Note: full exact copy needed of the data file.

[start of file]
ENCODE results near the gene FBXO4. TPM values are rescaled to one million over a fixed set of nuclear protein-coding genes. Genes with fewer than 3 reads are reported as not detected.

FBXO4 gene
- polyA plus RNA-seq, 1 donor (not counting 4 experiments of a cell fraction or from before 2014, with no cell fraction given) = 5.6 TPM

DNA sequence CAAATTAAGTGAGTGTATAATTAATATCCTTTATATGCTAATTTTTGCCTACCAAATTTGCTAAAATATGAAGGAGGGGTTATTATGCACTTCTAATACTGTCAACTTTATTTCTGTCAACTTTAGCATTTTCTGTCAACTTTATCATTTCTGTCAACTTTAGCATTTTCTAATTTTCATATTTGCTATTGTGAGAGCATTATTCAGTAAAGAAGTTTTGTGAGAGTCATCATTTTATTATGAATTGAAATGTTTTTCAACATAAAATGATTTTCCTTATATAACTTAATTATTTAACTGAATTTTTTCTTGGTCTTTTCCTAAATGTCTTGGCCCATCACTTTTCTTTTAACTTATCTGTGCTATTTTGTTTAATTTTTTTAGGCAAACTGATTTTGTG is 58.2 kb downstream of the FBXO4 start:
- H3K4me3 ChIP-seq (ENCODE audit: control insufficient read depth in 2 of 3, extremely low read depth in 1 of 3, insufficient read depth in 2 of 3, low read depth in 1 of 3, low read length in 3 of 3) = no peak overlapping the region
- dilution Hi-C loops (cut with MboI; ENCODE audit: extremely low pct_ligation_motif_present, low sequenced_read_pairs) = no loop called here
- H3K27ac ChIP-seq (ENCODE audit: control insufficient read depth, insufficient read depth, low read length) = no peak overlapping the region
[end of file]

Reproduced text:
ENCODE results near the gene FBXO4. TPM values are rescaled to one million over a fixed set of nuclear protein-coding genes. Genes with fewer than 3 reads are reported as not detected.

FBXO4 gene
- polyA plus RNA-seq, 1 donor (not counting 4 experiments of a cell fraction or from before 2014, with no cell fraction given) = 5.6 TPM

DNA sequence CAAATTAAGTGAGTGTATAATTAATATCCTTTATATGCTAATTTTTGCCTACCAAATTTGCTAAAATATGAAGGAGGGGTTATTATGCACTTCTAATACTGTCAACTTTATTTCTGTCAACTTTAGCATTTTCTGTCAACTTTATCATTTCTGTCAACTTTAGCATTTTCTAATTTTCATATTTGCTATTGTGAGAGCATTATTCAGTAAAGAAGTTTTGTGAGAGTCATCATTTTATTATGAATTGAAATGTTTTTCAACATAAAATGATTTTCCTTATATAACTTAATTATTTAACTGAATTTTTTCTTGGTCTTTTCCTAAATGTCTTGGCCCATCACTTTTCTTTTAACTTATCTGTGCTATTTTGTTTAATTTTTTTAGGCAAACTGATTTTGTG is 58.2 kb downstream of the FBXO4 start:
- H3K4me3 ChIP-seq (ENCODE audit: control insufficient read depth in 2 of 3, extremely low read depth in 1 of 3, insufficient read depth in 2 of 3, low read depth in 1 of 3, low read length in 3 of 3) = no peak overlapping the region
- dilution Hi-C loops (cut with MboI; ENCODE audit: extremely low pct_ligation_motif_present, low sequenced_read_pairs) = no loop called here
- H3K27ac ChIP-seq (ENCODE audit: control insufficient read depth, insufficient read depth, low read length) = no peak overlapping the region